Credit: It seems like you can't get any credit without any credit history. What are some of the best ways to build your credit, whether you're rebuilding credit after a bankruptcy or just looking to improve your financial wellness?
A little background on what affects your credit rating is helpful before diving into the tips, so you understand the why of what we’re doing. Your credit is a based on a combination of factors, listed in order of highest impact to lowest impact, these factors are: payment history, your credit utilization – how much you use your credit card, whether you have any derogatory marks, your credit age, how many accounts you have, and how many credit inquiries you have.
Working as a bankruptcy attorney meant that I constantly had clients asking me how to rebuild their credit following a bankruptcy. The tips that I provide below will work whether you’ve just filed bankruptcy or are simply just trying to improve your credit score. Considering that most of my clients had just filed bankruptcy they were essentially in the same (or possibly even worse) position as starting from scratch (thus the tips below will be equally applicable whether you filed bankruptcy or not).
Start Building Credit Quickly by Improving Your Payment History
Two great ways to improve your credit start with addressing your payment history. One of the easiest ways to get a good payment history is if someone can add you as an authorized user to one of their existing credit cards (a parent perhaps?). Generally, adding an individual as an authorized user will make it so that the credit card company will report that user’s credit usage information to the credit bureaus. The information includes payment history, age of account, and credit utilization; caution however, because I’ve seen this go both ways, if you get added to someone’s card that has lots of missed payments or keeps their credit card maxed out, it can hurt your credit. The other option that doesn’t rely on the goodwill of another would be using something called a secured credit card (if a normal credit card is not an option).
Secured Credit Card – When a person has very little (or very bad) credit history, there will not be a lot of options in terms of the types of credit available. A secured credit card requires that you provide collateral in the form of a cash deposit; for example, you provide a cash deposit of $1,000, and then get a secured credit card with a $1,000 limit. Banks are willing to do this because it presents very little risk for them. You’ll want to get a secured credit card that has a low (or no) annual fee and other favorable terms like a low annual percentage rate (APR).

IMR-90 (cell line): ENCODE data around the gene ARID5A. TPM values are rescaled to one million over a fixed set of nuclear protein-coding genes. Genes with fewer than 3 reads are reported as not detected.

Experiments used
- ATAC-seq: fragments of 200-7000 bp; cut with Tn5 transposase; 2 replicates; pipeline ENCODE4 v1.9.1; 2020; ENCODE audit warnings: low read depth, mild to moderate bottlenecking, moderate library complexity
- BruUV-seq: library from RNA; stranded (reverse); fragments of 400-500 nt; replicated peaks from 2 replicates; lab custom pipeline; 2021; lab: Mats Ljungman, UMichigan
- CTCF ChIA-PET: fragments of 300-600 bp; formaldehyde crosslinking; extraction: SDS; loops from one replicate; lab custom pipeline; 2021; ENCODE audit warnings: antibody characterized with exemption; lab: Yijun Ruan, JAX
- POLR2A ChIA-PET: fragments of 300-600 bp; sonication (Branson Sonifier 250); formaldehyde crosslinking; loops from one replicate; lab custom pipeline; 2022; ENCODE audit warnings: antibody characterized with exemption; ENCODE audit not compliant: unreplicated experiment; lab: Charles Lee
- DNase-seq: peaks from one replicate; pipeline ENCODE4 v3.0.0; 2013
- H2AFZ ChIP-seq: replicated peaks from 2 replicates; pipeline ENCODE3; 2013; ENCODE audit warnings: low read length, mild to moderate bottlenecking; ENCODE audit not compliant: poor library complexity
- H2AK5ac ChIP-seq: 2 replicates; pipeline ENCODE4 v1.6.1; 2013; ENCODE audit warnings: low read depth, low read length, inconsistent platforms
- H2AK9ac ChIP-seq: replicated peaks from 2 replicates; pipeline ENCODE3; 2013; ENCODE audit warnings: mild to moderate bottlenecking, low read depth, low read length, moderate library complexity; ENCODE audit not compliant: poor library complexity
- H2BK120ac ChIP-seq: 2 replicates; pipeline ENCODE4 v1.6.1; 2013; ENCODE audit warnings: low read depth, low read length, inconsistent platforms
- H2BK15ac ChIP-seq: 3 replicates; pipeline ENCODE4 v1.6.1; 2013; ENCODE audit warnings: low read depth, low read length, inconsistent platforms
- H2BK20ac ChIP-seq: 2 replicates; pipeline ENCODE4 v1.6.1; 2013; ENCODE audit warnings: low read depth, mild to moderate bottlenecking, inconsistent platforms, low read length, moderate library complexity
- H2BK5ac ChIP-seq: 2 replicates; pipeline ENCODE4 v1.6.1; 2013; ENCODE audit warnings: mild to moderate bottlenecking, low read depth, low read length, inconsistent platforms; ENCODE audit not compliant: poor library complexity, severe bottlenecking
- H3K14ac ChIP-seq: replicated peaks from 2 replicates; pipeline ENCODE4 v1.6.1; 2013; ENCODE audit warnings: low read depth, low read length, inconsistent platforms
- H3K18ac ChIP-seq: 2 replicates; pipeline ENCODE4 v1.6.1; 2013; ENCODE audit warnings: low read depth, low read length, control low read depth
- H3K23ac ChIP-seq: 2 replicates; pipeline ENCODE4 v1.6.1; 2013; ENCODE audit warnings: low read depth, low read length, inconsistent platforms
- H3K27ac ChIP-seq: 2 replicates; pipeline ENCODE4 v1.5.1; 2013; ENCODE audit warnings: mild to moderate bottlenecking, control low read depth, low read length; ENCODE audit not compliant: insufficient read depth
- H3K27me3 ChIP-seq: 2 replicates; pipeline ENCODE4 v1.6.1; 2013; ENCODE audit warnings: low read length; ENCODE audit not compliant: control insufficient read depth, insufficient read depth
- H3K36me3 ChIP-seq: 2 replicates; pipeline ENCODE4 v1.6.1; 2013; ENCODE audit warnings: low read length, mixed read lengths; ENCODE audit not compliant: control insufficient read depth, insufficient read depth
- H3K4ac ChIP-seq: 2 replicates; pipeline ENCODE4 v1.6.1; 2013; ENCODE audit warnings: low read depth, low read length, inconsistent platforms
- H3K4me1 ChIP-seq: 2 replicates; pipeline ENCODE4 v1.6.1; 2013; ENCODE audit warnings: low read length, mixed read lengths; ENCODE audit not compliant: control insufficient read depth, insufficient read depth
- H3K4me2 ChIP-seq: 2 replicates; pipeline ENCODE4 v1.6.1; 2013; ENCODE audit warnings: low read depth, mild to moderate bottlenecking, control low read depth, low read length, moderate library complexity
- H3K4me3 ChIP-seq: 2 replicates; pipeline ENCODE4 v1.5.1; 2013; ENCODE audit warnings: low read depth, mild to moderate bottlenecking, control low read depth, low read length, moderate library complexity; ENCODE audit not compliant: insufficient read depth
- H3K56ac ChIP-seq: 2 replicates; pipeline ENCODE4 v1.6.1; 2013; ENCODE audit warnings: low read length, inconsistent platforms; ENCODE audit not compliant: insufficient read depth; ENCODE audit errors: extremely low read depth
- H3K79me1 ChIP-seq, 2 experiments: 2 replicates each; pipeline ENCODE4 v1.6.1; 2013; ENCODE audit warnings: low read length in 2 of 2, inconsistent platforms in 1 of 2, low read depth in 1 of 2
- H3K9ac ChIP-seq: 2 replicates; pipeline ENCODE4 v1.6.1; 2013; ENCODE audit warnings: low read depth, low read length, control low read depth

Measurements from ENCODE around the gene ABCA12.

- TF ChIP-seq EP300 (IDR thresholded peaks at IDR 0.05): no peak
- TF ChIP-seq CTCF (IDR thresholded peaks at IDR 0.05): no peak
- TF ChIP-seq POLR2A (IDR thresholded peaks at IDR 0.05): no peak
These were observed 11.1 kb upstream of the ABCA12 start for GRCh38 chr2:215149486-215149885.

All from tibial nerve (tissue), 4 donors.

Here are a few good secured credit card options with no annual fees; you also might want to check with your bank to see what options are available. Unfortunately, there is not any great options in terms of APR. However, if you pay the credit card in full each month, then you will not have to really worry much about the interest rate.
- Discover It Secured Credit Card – Nice because there is no annual fee, and you can get cash back at 1% on all purchases and 2% for select categories.
- Citi Secured Credit Card – No annual fee, however no cashback options
- Capital One Secured Mastercard – No annual fee, however no cashback options
When using a secured credit card, or any credit card for that matter, it is important to start building a positive credit history. The proper way to do this is to make small charges each month then pay off the entire balance. I say pay off the entire balance, because this allows you to avoid paying the high interest associated with credit cards, and it also keeps your credit utilization low.
Credit Monitoring is Necessary to Ensure Good Credit Health
There are a lot of good reasons that you should be checking what gets reported to the credit bureaus about you. You can ensure that you are indeed paying your bills on time, and more importantly, that creditors are reporting correct information. Also, credit monitoring is one of the first places people become aware of identity theft (as they start seeing new accounts show up under their credit report).
Monitoring your credit is easy, because you can request your credit report from each bureau (there’s 3 main ones, Experian, Equifax, and Transunion) once a year from annualcreditreport.com, a government run service that is free. This service will not provide you a credit score but rather gives you a report with all your account information and payment history. A good tip is to only request one at a time and space out your requests so that you can check your credit report every 4 months. Another great service is CreditKarma.com which has a partnership with Equifax and Transunion and provides you access to your credit report on a more regular basis.
If you have additional tips to improve credit, feel free to comment below.